Our good friend and client Grainger McKoy came to us with another project a few months ago. It is a 12’ cast stainless steel feather with a series of 7 swan silhouettes cut out of stainless-steel sheet and attached to the feather up to a height of 20’.
As with all of Grainger’s projects we had a sit-down meeting with Grainger and his project managers Paul and Rob Beaty. It’s a think tank session to go over all the known details of the project. I say “known” because every project will have some unknowns as it proceeds.
During our project meetings we trouble shoot design vs function issues that could potentially derail a project. When you work with us, we are your PARTNER. Your name and ours goes on every sculpture and it needs to be the best it can be and last the test of time.
One of those concerns we had in the beginning were the connection points of the swans to the feather and the thickness of the sheet-metal Grainger wanted the swans to be. We knew that the amount of movement in the Swans in an outdoor setting would cause vibration throughout the sculpture. We told Grainger about this and discussed some possible options to lessen the movement. At that time it was agreed that the project would move forward as is, but that once assembled we would evaluate the movement to discuss solutions.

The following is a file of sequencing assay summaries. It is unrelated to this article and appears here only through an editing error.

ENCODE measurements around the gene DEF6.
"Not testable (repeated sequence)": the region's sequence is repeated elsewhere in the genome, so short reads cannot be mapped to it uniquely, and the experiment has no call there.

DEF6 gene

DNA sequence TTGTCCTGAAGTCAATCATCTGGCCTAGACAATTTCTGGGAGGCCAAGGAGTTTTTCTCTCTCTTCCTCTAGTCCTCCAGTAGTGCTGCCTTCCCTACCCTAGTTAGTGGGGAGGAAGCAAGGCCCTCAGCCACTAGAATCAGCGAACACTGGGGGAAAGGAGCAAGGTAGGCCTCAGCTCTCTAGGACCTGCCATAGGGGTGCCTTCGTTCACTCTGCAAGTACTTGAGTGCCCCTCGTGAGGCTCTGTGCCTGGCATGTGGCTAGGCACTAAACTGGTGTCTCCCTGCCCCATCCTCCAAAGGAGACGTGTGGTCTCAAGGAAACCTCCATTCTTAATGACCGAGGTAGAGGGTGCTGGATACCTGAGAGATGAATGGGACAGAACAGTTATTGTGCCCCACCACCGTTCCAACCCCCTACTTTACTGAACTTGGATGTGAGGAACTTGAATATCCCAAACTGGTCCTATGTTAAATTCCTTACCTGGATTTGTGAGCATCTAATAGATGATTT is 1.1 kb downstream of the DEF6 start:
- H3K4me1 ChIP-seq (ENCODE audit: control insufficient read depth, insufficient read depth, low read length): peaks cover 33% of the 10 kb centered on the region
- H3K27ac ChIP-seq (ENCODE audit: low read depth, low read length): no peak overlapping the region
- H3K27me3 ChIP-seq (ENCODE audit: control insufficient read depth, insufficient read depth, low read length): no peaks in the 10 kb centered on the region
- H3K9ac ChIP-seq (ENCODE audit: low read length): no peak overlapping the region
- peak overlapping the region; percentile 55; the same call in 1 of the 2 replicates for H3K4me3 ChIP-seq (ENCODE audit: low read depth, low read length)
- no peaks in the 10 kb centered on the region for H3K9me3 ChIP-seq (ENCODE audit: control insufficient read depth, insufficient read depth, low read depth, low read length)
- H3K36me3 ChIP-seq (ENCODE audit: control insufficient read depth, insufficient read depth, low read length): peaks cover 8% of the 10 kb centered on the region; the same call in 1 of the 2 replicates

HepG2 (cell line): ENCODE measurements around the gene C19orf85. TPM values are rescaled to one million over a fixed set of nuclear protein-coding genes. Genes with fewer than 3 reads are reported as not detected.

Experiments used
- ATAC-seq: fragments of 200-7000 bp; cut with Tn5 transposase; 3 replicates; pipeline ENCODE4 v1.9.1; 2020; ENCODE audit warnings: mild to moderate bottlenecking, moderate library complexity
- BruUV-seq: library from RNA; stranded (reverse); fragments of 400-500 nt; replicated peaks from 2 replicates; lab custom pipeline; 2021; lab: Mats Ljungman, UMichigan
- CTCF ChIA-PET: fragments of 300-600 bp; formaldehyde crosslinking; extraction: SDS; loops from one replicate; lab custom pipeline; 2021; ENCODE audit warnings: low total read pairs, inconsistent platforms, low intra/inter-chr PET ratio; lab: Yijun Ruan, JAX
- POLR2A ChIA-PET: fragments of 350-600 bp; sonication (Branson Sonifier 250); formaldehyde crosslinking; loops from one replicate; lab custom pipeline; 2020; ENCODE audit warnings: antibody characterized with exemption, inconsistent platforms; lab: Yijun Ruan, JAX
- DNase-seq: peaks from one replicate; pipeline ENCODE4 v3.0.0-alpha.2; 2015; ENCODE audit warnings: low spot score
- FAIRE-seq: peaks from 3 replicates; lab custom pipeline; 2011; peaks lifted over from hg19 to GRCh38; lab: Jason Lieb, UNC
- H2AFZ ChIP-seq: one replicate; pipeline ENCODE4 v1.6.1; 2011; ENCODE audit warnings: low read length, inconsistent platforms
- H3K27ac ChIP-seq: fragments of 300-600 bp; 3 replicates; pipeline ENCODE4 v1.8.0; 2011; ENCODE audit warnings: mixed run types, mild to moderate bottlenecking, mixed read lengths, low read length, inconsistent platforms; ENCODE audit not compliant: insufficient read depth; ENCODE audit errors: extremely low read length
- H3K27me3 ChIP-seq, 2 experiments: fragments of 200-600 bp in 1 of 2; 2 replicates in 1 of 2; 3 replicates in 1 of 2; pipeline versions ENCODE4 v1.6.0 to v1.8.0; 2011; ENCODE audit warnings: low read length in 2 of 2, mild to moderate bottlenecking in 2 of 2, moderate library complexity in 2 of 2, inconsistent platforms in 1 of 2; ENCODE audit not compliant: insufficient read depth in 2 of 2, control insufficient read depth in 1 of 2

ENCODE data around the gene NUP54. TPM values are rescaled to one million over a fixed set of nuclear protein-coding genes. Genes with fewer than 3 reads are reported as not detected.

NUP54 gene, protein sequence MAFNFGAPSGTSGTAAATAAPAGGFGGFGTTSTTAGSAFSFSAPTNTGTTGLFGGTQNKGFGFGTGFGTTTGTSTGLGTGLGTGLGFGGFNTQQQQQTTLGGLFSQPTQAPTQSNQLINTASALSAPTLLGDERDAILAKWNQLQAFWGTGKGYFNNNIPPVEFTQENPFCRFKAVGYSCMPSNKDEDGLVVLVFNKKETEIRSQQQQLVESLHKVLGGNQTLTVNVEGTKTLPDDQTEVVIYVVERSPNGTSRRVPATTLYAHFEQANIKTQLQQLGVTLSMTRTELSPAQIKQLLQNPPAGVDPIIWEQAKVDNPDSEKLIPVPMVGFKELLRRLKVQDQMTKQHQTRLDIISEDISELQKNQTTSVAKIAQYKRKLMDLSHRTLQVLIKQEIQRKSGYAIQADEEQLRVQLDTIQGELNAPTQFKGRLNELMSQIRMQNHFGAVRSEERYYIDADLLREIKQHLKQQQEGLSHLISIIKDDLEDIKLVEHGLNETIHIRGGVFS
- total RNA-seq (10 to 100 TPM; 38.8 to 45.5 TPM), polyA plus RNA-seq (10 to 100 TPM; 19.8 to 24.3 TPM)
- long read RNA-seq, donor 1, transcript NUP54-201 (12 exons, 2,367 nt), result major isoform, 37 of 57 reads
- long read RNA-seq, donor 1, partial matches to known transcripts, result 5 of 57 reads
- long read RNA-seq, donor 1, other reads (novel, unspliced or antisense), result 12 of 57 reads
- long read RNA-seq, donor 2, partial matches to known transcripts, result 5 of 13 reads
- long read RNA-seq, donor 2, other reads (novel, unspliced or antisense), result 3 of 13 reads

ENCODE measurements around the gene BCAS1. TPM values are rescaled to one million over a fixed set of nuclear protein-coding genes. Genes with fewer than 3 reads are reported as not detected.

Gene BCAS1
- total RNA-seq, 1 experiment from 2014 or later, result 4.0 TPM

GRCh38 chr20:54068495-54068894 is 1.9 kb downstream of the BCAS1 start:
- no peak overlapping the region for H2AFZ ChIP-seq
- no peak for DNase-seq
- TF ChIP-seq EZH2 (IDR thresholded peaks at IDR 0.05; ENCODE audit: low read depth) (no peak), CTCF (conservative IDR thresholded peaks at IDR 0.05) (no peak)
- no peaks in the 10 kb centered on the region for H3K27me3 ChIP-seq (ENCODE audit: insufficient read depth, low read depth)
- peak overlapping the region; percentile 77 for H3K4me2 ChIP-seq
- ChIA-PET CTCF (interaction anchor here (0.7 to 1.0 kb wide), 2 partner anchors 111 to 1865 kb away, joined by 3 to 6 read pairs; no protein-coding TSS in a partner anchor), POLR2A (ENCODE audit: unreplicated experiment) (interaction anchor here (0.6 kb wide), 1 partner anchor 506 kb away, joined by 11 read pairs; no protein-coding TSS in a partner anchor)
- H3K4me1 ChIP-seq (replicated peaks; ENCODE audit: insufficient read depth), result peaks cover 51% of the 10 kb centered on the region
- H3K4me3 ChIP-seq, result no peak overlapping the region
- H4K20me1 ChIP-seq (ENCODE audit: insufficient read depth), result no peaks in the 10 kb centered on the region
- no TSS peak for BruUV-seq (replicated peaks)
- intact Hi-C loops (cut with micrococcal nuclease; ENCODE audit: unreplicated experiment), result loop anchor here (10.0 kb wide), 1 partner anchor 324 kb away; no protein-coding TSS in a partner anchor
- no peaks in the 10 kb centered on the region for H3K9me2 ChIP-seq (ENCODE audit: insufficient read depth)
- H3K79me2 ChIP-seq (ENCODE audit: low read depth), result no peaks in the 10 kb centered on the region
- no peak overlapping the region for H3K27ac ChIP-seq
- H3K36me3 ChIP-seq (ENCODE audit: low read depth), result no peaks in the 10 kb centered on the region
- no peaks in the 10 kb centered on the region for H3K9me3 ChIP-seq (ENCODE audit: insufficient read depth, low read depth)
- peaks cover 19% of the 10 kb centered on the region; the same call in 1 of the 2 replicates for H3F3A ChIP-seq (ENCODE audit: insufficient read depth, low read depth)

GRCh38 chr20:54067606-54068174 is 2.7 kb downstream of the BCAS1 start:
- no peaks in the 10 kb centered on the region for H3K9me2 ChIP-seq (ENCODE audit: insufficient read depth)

The big day arrived, and the sculpture was assembled with all the swans attached. It looked beautiful!
However, once one swan was shaken, they all started to move and the vibration continued for a while. The sculpture is structurally sound but the vibration that we mentioned in the first meeting was now undeniable. We all knew that something would have to be done.
What to do next!
We went to work collaboration with Grainger on design elements that could be welded onto the sculpture to reduce the movement and stiffen the connection points. They were both functional and astatically pleasing to Grainger.
“You strive for perfection to achieve excellence” – Grainger McKoy